Radiation therapy has recently been shown to have systemic immune-modulating effects in patients with cancer, including an abscopal effect whereby local radiation elicits a systemic immune response and alleviates the tumor burden in untreated areas [16]. Although, the mechanism of the abscopal effect remains to be fully elucidated, there is accumulating evidence indicating a strong association between this effect and tumor-derived exosomes.

Exosomes are membrane vesicles with a diameter of 30–150 nm that are released by the fusion of an organelle in the endocytic pathway, the multivesicular body, and the plasma membrane [17]. Exosomes are released in a four-stage process, namely, initiation, endocytosis, formation of multivesicular bodies, and release of exosomes. The exosome with its cargo, consisting of messenger RNA (mRNA), miRNA, mitochondrial DNA (mtDNA), single-stranded DNA, double-stranded DNA, retrotransposons, and various proteins (MHC class I and II molecules, cytokines, adhesion molecules, transmembrane molecules, integrins, and tetraspanin) are released by the host cells and transferred to the recipient cells [18, 19, 20]. Exosomes are a subgroup of extracellular vesicles that are released by all types of cells, including tumor cells. Exosomes mediate intercellular communication by transporting various intracellular components, including cargos [21] and induce a variety of phenomena, including the proliferation of cancer cells [22], metastasis [23], and resistance to treatment [24]. Tumor-derived exosomes affect not only cancer cells themselves but also vascular endothelial cells and various types of immune cells (Figure 1). Exosomes released from tumor cells may affect proximal tumor cells and stromal cells in the local microenvironment and can also have systemic effects via their functional components, such as microRNAs and proteins, via the circulation. Emerging evidence suggests that tumor-derived exosomes have both immunostimulatory and immunosuppressive activity that depends on the molecules inside these structures and the status of immune cells in the tumor microenvironment [24, 25].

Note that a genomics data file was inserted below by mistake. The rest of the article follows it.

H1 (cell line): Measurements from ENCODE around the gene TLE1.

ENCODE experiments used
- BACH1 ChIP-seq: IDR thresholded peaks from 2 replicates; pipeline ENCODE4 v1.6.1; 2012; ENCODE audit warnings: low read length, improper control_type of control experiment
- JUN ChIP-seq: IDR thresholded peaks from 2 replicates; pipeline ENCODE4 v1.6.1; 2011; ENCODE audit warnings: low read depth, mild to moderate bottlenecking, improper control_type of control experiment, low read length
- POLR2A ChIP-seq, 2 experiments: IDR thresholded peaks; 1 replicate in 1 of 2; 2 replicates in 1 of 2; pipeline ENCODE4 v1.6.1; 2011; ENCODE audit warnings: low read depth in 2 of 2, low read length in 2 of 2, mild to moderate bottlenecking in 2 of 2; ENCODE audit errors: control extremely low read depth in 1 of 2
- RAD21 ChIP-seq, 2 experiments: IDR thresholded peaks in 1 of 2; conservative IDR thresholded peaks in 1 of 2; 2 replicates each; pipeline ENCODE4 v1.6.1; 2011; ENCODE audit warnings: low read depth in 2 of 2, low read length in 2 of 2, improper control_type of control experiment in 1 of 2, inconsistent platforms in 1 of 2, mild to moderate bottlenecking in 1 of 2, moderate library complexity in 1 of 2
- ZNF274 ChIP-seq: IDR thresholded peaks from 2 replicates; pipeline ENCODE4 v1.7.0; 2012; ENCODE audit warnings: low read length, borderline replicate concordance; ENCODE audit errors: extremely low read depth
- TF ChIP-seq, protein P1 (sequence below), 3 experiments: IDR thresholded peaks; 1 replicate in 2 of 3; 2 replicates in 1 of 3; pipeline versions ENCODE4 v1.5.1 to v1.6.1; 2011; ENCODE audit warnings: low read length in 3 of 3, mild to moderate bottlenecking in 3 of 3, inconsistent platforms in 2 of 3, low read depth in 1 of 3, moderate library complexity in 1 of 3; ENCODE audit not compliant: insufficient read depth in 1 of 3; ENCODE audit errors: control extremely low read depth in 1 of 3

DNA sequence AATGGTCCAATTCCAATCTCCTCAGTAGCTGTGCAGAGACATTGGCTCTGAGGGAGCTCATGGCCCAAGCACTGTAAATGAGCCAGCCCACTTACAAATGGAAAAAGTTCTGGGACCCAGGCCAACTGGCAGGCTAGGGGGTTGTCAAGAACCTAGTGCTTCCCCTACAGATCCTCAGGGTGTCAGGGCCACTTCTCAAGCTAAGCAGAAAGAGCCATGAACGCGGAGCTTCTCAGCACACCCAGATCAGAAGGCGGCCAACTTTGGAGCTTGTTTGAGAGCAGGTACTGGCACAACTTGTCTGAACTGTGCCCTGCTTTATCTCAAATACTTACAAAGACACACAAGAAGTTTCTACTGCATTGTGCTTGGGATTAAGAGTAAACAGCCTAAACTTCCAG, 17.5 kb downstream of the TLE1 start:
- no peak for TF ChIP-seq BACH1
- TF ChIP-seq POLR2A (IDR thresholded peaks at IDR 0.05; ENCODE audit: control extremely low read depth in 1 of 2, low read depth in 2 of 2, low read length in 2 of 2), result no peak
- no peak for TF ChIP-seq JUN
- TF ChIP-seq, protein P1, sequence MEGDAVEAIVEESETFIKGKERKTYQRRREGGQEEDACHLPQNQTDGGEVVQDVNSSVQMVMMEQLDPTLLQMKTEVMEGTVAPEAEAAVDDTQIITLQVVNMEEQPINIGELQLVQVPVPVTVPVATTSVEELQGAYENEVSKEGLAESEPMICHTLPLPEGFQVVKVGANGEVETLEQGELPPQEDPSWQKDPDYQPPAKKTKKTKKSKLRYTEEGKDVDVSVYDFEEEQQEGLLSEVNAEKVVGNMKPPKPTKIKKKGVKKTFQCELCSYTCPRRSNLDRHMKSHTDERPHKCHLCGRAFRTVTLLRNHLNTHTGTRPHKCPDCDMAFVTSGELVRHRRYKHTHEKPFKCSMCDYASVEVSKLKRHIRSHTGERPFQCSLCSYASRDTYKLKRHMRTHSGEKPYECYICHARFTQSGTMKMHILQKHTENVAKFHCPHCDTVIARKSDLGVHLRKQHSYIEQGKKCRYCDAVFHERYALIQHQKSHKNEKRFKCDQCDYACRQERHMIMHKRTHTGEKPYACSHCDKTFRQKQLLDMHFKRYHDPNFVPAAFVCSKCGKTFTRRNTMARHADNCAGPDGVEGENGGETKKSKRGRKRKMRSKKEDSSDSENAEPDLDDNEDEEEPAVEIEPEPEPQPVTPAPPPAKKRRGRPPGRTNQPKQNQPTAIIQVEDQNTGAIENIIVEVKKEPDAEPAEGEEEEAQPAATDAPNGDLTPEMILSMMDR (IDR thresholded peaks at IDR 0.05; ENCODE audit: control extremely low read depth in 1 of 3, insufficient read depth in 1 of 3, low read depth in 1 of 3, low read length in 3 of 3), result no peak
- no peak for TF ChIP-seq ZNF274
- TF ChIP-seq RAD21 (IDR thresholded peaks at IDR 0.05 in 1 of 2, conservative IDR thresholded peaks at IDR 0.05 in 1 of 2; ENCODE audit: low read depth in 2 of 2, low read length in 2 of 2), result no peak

Figure 1.